Sculpture created by Tony Rosenthal is owned by museum collections around the world, including: Chrysler Museum: "Big Six", 1977; Connecticut College: "Memorial Cube", 1972; Israel Museum: "Oracle", 1960; Long House Reserve: "Mandala", 1994-95, "Rites of Spring", 1997; Los Angeles County Museum of Art: "Things Invisible to See", 1960, "Harp Player", 1950; Milwaukee Art Museum: "Big Six", 1977, "Maquette for Hammarskjold", 1977; National Gallery of Art: "Magpole", 1965; San Diego Museum of Art: "Odyssey", 1974.

Tony Rosenthal ’’5 in 1’’ (1973-74) at One Police Plaza © Estate of Tony Rosenthal / Licensed by VAGA at Artists Rights Society (ARS), NY

In 1953, Rosenthal taught at the University of California, Los Angeles

He died in Southampton, New York on July 28, 2009. He is survived by his second wife, Cynthia Dillon Rosenthal.

Works[edit]

Tony Rosenthal was best known for his large outdoor geometric abstract sculptures. Rosenthal public art in public places include:

Photograph of art collector Martin Margulies with Tony Rosenthal ’’T-Square’’ (1978) at Grove Isle, Miami, Florida © Estate of Tony Rosenthal / Licensed by VAGA at Artists Rights Society (ARS), NY

Copyright[edit]

Although Tony Rosenthal created a substantial amount of public art that doesn't mean the art and images created by Rosenthal are in the public domain and without copyright protection. All images and art created by Tony "Bernard" Rosenthal, including all public art is protected by U.S. copyright and licensed by VAGA at Artists Rights Society (ARS), NY, the copyright agent for Tony Rosenthal. To this point, the official Tony Rosenthal website stipulates indicates: "All art created by Tony "Bernard" Rosenthal, including all sculpture located in public places is ©Tony Rosenthal and protected by the Visual Artists Rights Act. Permission is required to reproduce, photograph, sell and/or use any art created by Tony Rosenthal, in any manner, and for any reason, from VAGA at Artists Rights Society (ARS), NY, copyright agent for Tony Rosenthal."

Copyright protection[10] of all Tony Rosenthal art prohibits taking a photograph and/or including Rosenthal public art in a video on tv or in film, etc., without explicit permission from Artists Rights Society, Rosenthal's copyright agent. In Gaylord v United States[11], 595 F.3d 1364 (2010), an artist created a sculpture for the Korean War Veterans Memorial in Washington DC depicting 19 soldiers. The Postal Service made a stamp with a picture showing (most of) the sculpture. The court ruled that the stamp was not fair use and the Postal Service had violated the sculptor's copyright.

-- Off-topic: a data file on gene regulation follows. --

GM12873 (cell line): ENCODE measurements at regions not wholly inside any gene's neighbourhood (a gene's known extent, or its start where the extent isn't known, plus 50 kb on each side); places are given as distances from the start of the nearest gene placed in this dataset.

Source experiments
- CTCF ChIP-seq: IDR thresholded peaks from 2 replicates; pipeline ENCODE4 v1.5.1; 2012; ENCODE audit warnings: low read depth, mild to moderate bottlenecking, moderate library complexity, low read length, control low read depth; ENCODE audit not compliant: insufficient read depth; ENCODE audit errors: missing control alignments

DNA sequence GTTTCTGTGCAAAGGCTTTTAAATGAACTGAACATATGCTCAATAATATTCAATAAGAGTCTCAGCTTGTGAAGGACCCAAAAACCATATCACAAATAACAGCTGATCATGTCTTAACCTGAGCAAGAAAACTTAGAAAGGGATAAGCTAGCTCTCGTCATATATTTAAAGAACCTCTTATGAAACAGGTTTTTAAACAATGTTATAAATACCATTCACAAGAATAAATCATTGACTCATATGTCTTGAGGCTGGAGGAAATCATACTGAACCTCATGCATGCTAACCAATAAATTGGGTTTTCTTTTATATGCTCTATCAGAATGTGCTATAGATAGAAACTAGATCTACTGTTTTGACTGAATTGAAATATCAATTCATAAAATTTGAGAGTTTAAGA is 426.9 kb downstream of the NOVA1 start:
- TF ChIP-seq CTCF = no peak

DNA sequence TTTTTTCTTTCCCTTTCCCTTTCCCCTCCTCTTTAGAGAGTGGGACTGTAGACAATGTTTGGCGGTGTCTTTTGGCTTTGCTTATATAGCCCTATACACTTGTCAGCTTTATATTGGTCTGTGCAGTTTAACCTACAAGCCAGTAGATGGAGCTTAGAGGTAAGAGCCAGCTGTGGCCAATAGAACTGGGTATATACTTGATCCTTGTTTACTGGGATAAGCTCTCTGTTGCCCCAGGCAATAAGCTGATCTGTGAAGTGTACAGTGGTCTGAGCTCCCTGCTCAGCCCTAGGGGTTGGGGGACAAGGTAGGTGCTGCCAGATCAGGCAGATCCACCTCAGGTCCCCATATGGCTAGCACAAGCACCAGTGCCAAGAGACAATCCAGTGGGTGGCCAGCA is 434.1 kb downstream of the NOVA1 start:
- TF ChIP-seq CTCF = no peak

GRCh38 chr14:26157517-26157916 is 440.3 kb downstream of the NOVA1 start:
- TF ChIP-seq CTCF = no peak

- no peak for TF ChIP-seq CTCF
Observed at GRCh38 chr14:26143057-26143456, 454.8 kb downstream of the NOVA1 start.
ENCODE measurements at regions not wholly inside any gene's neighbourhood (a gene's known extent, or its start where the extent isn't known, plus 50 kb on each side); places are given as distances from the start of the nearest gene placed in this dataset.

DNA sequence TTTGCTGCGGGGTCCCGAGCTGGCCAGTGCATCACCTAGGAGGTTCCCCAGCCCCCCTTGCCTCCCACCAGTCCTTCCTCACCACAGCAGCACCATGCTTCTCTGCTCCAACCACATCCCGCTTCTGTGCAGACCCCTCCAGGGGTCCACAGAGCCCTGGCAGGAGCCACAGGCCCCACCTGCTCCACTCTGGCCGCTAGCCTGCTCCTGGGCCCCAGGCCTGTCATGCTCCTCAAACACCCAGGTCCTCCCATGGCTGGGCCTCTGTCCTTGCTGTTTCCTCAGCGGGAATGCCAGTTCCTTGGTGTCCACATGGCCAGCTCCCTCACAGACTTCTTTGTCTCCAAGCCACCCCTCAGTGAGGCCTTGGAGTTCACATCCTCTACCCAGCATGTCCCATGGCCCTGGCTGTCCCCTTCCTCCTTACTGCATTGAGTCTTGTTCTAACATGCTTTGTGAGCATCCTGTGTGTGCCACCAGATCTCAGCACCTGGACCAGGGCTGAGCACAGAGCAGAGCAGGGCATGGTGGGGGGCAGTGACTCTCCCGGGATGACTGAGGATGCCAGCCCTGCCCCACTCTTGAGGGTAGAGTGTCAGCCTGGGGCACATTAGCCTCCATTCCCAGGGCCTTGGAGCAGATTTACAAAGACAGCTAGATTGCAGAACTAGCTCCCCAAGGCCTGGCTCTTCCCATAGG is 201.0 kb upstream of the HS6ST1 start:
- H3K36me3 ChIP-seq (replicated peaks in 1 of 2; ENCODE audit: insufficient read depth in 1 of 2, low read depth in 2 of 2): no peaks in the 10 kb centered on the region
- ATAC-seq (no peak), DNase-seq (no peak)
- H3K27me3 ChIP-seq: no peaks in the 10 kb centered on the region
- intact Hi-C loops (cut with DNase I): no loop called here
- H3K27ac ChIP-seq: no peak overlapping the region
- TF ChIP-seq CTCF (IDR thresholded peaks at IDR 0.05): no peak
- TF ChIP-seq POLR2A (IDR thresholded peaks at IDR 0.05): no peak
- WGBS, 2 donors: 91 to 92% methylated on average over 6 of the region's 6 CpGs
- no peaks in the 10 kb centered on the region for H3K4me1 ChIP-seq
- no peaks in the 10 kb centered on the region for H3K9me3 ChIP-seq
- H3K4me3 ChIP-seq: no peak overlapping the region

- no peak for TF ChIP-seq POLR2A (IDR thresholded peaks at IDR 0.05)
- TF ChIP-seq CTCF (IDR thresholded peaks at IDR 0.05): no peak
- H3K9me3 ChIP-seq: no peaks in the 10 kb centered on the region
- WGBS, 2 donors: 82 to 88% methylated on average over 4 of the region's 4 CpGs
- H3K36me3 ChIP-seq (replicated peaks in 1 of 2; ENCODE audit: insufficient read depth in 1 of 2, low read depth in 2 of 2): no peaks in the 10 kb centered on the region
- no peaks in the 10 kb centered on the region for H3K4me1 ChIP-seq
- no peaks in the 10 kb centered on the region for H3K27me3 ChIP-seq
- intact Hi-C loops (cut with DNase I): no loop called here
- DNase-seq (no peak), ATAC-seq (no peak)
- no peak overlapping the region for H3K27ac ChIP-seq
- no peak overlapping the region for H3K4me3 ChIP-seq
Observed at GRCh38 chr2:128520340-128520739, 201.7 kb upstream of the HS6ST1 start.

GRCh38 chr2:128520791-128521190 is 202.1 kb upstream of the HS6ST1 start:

See also[edit]

  • Harold Harby, Los Angeles City Council member who denounced Rosenthal's statuary for the Los Angeles Police Building
  • Earle D. Baker (1888–1987), Los Angeles City Council member who introduced a resolution to remove the Los Angeles Police Building statuary

References[edit]

  1. ^ Grimes, William, Tony Rosenthal, Sculptor of Public Art, Dies at 94, New York Times, July 31, 2009.
  2. ^ "Tony Rosenthal Biography | Sculptor | Public Art Legend". www.tonyrosenthal.com. Retrieved 2019-11-03.
  3. ^ Tony Rosenthal (New York, NY : Rizzoli, 2000.) ISBN 0-8478-2316-4 pp. 58-67
  4. ^ American Abstract Expressionism of the 1950s An Illustrated Survey, (New York School Press, 2003.) ISBN 0-9677994-1-4. p.293
  5. ^ "Tony Rosenthal Biography | Sculptor | Public Art Legend". www.tonyrosenthal.com. Retrieved 2019-11-03.
  6. ^ "Empire State Plaza Art Collection".
  7. ^ Tony Rosenthal (New York, NY : Rizzoli, 2000.) ISBN 0-8478-2316-4 p.6
  8. ^ American Abstract Expressionism of the 1950s An Illustrated Survey, (New York School Press, 2003.) ISBN 0-9677994-1-4. p.290
  9. ^ [1]
  10. ^ "Ty vs Publications International, 333 F. Supp. 2d 705 (2004)".
  11. ^ "Gaylord v United States, 595 F.3d 1364 (2010)".

External links[edit]